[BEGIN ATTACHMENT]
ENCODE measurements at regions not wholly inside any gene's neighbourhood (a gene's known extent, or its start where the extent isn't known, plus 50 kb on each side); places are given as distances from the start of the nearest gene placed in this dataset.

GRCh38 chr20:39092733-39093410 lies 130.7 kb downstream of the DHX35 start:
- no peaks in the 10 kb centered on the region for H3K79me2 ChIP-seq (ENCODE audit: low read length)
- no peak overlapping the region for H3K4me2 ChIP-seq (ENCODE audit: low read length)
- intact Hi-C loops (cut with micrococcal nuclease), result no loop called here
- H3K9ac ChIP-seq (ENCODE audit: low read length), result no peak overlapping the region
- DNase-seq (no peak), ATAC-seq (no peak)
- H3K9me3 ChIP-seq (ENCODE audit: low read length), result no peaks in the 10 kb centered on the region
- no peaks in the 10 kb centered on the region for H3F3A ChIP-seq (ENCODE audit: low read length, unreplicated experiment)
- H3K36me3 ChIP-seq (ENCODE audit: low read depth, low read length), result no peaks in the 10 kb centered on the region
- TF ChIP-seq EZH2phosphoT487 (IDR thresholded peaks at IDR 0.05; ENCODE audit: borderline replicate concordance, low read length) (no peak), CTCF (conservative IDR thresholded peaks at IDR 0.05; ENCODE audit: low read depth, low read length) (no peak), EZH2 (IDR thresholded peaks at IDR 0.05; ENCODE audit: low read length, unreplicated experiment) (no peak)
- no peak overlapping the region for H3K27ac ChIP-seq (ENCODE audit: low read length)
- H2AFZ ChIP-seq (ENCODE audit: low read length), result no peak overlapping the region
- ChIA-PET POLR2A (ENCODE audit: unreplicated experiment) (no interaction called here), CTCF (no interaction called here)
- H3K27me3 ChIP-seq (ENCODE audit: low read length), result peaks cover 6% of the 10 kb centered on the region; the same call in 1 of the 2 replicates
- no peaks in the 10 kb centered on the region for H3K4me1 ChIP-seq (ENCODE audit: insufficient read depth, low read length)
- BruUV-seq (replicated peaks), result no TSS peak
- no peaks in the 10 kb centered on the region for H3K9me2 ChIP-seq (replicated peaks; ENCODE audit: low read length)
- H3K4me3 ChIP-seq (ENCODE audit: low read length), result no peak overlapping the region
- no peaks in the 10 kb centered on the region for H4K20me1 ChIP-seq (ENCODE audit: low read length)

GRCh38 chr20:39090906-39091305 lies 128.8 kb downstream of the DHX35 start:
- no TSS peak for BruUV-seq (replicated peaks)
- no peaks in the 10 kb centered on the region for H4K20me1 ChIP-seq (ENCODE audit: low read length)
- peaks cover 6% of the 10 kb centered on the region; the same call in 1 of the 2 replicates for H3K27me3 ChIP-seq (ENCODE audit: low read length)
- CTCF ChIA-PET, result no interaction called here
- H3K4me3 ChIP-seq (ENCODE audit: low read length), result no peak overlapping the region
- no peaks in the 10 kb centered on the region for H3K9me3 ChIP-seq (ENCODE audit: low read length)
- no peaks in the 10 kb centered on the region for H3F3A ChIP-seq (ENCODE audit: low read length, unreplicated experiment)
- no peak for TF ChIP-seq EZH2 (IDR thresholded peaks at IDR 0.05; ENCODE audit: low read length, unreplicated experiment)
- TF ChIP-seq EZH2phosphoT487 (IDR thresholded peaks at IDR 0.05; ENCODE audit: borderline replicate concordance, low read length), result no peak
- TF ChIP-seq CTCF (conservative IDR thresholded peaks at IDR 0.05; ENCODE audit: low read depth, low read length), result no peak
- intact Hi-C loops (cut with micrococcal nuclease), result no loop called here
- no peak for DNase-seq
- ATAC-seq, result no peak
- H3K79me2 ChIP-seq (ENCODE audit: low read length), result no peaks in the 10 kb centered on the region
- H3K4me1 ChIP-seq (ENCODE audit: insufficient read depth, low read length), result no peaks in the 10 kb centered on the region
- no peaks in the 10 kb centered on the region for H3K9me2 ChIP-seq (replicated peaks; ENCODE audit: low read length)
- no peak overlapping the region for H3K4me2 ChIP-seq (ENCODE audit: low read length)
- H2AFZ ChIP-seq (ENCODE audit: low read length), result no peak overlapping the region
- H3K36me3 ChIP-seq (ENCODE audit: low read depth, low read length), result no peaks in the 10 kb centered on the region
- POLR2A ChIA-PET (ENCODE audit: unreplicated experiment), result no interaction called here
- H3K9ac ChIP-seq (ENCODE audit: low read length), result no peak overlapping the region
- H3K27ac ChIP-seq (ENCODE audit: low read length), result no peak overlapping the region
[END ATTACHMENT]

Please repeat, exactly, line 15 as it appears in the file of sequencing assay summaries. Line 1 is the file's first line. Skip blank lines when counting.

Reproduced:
- H3K27me3 ChIP-seq (ENCODE audit: low read length), result peaks cover 6% of the 10 kb centered on the region; the same call in 1 of the 2 replicates